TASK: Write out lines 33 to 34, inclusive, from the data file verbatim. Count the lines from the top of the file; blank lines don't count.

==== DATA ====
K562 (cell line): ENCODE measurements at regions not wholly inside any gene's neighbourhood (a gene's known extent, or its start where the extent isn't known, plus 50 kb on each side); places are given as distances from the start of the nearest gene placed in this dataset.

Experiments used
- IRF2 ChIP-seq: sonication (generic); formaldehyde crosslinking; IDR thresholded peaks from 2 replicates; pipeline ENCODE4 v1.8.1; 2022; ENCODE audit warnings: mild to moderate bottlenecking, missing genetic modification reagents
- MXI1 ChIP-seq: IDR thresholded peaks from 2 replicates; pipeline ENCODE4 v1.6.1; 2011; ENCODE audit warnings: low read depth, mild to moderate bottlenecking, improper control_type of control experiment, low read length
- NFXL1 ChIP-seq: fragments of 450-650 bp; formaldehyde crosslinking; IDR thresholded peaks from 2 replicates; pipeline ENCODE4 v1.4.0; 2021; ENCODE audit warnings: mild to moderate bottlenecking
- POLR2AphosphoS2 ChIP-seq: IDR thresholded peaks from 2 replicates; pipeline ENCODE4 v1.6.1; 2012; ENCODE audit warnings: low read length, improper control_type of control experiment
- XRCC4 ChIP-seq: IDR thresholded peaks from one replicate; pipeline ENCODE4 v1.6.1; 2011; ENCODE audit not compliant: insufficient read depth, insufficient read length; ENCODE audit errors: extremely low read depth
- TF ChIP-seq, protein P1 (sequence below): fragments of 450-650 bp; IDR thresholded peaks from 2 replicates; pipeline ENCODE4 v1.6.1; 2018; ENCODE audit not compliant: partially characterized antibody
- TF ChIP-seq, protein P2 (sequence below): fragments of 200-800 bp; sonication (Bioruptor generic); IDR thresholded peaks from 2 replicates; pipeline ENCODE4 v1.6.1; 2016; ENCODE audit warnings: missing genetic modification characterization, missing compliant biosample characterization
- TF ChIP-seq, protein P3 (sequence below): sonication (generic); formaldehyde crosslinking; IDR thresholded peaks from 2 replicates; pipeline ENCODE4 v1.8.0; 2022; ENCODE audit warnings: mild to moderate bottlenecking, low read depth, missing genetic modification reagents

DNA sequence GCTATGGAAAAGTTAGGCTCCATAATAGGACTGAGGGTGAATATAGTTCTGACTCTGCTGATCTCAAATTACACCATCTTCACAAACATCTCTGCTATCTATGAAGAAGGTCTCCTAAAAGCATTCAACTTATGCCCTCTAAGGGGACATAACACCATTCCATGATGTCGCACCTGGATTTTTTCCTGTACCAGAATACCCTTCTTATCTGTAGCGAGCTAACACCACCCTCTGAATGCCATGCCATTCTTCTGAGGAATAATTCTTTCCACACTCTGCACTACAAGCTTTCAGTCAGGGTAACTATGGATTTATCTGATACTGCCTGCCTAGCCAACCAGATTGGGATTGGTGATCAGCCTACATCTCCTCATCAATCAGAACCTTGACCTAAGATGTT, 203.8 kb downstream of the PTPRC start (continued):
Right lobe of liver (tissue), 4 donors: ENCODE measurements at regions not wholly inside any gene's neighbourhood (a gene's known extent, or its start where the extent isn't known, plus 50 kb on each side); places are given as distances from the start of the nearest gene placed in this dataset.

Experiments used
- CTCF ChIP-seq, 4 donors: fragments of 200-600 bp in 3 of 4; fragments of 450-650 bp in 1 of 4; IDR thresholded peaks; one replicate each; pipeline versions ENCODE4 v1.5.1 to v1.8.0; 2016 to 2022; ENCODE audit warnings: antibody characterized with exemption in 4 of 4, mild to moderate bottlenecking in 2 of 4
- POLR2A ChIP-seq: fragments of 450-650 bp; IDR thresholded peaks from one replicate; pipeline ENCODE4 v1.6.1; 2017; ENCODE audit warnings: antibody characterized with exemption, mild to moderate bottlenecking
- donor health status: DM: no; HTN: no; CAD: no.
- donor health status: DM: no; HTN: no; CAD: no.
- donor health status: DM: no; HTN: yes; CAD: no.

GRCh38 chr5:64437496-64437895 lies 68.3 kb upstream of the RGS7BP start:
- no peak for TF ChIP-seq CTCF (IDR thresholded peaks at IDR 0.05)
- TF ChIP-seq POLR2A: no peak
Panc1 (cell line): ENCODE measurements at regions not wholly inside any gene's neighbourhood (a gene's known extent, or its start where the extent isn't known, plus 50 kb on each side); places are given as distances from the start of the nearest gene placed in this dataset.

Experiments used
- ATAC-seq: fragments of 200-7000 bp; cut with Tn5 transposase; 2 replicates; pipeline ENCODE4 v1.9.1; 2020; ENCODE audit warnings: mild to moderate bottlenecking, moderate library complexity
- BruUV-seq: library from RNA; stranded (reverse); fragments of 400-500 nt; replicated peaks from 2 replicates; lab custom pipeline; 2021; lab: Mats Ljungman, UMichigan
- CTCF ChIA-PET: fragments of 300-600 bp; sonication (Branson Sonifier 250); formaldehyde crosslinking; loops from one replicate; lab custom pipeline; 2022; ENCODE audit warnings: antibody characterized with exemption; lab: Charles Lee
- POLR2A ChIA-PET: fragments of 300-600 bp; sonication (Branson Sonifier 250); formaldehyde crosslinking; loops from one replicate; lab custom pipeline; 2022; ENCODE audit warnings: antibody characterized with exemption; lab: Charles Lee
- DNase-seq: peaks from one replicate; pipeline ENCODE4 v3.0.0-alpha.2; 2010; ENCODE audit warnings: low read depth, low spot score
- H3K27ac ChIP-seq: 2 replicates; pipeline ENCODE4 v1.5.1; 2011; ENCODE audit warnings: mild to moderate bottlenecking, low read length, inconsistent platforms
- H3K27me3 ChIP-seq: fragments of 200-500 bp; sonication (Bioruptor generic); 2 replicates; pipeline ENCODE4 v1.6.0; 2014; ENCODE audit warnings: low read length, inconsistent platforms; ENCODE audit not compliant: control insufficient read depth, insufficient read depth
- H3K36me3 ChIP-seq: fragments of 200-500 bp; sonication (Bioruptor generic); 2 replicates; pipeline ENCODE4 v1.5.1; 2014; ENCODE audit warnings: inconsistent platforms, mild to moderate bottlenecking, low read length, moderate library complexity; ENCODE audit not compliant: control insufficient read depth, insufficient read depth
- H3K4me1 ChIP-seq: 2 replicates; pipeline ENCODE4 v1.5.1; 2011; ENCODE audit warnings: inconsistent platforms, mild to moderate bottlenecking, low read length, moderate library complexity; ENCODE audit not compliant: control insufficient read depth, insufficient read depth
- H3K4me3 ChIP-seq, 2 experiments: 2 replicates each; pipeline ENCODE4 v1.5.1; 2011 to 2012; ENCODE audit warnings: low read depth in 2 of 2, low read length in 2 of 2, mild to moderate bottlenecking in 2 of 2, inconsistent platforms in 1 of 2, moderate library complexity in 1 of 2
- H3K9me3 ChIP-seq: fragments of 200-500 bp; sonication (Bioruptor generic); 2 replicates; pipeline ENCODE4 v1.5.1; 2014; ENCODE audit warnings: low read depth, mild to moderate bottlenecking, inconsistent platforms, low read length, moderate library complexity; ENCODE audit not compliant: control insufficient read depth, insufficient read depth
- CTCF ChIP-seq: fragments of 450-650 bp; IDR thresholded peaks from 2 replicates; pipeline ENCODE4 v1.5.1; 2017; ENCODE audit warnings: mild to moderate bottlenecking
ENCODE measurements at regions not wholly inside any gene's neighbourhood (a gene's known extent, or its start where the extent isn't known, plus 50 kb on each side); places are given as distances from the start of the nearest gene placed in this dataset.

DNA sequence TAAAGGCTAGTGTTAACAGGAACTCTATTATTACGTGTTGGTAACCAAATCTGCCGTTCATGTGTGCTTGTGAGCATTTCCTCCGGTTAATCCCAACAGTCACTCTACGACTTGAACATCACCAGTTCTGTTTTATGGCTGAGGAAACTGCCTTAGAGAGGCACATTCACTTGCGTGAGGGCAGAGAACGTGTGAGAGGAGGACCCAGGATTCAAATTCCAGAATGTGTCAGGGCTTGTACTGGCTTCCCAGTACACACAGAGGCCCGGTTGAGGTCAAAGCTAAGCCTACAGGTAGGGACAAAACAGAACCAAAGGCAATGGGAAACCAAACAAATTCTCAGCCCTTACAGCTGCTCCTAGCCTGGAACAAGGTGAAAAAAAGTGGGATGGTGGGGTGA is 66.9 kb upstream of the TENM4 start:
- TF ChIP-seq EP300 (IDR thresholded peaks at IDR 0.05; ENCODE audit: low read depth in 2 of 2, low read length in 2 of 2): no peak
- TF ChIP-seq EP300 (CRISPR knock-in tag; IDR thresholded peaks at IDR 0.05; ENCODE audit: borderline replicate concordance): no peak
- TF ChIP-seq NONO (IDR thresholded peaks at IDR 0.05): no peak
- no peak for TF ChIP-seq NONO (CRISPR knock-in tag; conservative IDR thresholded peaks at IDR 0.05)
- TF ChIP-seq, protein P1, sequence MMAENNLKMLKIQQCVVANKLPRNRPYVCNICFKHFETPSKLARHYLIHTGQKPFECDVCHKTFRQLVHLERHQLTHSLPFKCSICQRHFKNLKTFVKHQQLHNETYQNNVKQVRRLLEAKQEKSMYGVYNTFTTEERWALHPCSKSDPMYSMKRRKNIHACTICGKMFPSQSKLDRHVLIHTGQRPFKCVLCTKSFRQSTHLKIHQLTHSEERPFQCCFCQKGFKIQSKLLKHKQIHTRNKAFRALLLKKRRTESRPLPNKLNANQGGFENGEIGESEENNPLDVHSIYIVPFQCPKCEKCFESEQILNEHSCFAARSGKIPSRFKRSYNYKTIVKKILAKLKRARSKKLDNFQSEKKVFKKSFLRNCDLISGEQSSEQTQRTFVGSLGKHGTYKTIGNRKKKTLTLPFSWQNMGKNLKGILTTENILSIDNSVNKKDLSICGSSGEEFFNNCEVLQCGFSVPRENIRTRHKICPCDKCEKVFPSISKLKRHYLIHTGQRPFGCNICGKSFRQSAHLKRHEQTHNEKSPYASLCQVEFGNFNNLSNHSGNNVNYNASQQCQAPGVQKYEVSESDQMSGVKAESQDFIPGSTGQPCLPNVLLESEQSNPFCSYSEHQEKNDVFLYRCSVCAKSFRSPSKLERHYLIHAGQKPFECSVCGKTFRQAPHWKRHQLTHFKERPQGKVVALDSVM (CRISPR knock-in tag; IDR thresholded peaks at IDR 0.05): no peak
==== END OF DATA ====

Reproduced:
- H3K4me3 ChIP-seq, 2 experiments: 2 replicates each; pipeline ENCODE4 v1.5.1; 2011 to 2012; ENCODE audit warnings: low read depth in 2 of 2, low read length in 2 of 2, mild to moderate bottlenecking in 2 of 2, inconsistent platforms in 1 of 2, moderate library complexity in 1 of 2
- H3K9me3 ChIP-seq: fragments of 200-500 bp; sonication (Bioruptor generic); 2 replicates; pipeline ENCODE4 v1.5.1; 2014; ENCODE audit warnings: low read depth, mild to moderate bottlenecking, inconsistent platforms, low read length, moderate library complexity; ENCODE audit not compliant: control insufficient read depth, insufficient read depth